Movies

Published on May 3rd, 2016 | by Brando Quiring

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Suspiria

Brando’s a horror fan, yet he hadn’t seen Dario Argento’s classic film, Suspiria. He gives it a go to see if it deserves the hype.

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I was reading an article about cult horror movies I “have to see before I die,” nine of the top ten living happily in my movie collection. The tenth was a cult favourite I have heard mention of for a quite a while but never got around to actually watching it: Dario Argento’s Suspiria.

Suspiria is the chilling tale of a New York girl who wants to go the ballet school in Germany, and ends up in a fight for her life against a bunch of random horror icons, cheesy 70s gore, and the best horror soundtrack this side of Silent Hill 3. While the story itself wasn’t flush with clarity, Suspiria was still a great watch.

In fact, the story is a mess, awash in zombies, ghosts, witches, killer dogs and renegade students that get stabbed in their still beating hearts. With all those elements it was a little difficult to have an extra cohesive plot flow through the whole runtime and yet I found myself being totally enthralled in the sheer beauty of the movie. The first kill sucked me in with the interesting lighting and the unbelievable soundtrack, and while I had no idea why a girl had her chest pulled open and a knife jammed through her still-beating heart, I just didn’t care. Once her dead body crashed through a great stained glass window and landed on some killer tile work, her face loaded up with busted glass, covered in exquisite too-red blood, I was willing to buy anything Suspiria wanted to sell me.

What was it selling?

Honestly, I don’t know. There was something about dancing and missing people and rotten meat, but Suspira is all about the presentation. And what it presents, it presents beautifully. The lighting is unique, using blues and softer shades to light our heroine (Suzy) and a heavy red to show where danger may or may not appear. While it is rare that we actually get to clearly see what is causing the fear, it doesn’t really matter — it’s just so damn pretty!

There is a scene where I swear the soundtrack was so haunting and badass it hypnotised a blind dude’s guide dog into killing and eating him. Seriously, I think that is a better explanation than the movie offers.

Suspiria is less about cohesion and more about presenting kick ass set pieces. There is a scene where a faceless something chases a girl through the madhouse/school dorm until she plummets in to a wacky pit of razor wire, where she crawls and squirms until…well, you can guess where that goes.

In another set up, the dorm is flooded with maggots and the ladies are forced to spend the night in the gym, Revenge of the Nerds 2-style, complete with backlit curtains and the shadowy silhouette of a heavily breathing ballet school headmistress scaring the lady-balls out of the student body. They do it with some scary sound effects and red lights. No jump scares, no over-breasted ladies getting sawed to bits in the shower. Suspiria does what every modern horror picture tries to do, but it does it with a type of creativity that doesn’t often happen.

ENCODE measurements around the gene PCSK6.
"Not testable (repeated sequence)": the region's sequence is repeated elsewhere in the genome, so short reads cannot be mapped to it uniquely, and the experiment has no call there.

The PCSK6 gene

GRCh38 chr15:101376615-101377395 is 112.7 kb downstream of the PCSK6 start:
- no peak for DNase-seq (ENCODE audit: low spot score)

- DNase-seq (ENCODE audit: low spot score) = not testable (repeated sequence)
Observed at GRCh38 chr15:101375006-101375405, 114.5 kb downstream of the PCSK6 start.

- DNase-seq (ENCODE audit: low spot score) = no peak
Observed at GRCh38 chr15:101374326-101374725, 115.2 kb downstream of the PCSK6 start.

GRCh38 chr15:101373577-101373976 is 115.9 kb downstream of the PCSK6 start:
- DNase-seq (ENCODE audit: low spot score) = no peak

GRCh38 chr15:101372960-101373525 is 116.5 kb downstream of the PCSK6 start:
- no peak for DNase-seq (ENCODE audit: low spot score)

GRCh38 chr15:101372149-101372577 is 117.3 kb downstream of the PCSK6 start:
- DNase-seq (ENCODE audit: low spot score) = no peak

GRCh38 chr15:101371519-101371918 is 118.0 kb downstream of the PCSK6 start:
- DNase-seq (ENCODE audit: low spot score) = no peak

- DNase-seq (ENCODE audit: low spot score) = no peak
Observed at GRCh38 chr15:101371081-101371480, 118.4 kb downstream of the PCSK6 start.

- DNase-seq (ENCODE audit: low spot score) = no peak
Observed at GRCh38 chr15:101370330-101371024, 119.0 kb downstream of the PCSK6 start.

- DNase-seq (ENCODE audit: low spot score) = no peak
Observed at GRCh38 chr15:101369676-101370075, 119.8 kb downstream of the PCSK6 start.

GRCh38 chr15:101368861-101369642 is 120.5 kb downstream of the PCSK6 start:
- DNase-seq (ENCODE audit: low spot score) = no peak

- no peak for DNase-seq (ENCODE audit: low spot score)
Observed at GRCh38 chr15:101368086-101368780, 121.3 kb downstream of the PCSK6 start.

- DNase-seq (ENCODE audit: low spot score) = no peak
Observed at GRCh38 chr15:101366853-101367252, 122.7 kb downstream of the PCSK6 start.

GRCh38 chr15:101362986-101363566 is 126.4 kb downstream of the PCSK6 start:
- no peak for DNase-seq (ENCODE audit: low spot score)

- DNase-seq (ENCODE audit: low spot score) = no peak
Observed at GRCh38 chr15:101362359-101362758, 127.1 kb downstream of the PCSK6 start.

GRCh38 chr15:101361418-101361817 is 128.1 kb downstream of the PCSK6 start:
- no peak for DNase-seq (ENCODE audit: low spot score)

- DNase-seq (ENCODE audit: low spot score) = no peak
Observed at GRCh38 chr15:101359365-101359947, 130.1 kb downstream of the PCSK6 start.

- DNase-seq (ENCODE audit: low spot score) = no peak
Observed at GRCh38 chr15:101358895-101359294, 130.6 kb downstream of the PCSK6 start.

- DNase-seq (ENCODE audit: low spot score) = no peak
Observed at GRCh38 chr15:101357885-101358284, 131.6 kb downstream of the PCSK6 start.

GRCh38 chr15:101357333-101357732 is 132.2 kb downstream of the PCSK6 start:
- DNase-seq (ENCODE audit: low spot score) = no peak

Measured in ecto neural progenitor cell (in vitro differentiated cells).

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That creativity comes at a price. That price is clear during the final act, when Suzy discovers that the ballet school is actually run by witches who are, well, up to no good…I guess. Suzy finds herself in a immaculately lit, perfectly shot, hidden area of the school where she catches the faculty mid-chant, gets chased by both a Lurch proxy and the reanimated remains of the girl who took a swim in the razor wire. A chase that takes her into the chambers of the mysterious and fiendish headmistress of the school!

Who is a ghost.

An invisible ghost.

In such a heavily visual movie it is too bad that the “final boss” is just a blurry outline and a disembodied voice. Also, when was the last time you could stop a ghost by stabbing it in the neck with a knitting needle?

The film ends with Suzy running out of the crumbling building, into the rain and then the credits helpfully inform you that you have been watching Suspiria and that is all.

Suspiria is a great example of what a movie should be, in that it takes every opportunity to show you something cool. Every shot has something super neat to look at, even at the expense of easy-to-follow storytelling. Suspiria seems to rely heavily on visual symbolism and that pure “this is awesome to look at” mentality to carry it through and, in all honesty, it totally works. Even writing this, I can only really remember how cool the movie was to watch and to hell with the fact that the story is wonky at best. This is the real definition of a ‘horror noir’ film, and it really does deserve all of the praise it gets. The music alone is worth the time you spend with it and I really do think that this is one of those films that will get better on the third and fourth viewings.

The Internet challenge my horror watching cred and I accepted. I am glad I did, and I think you should take the plunge too, you will not be disappointed.

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About the Author

is an aspiring writer and all around good guy whose interests include giant robots, things that go bump in the night, spicy food, and smaller robots. He believes that through his studies of life around him and his contributions to it, he will some day save the world.



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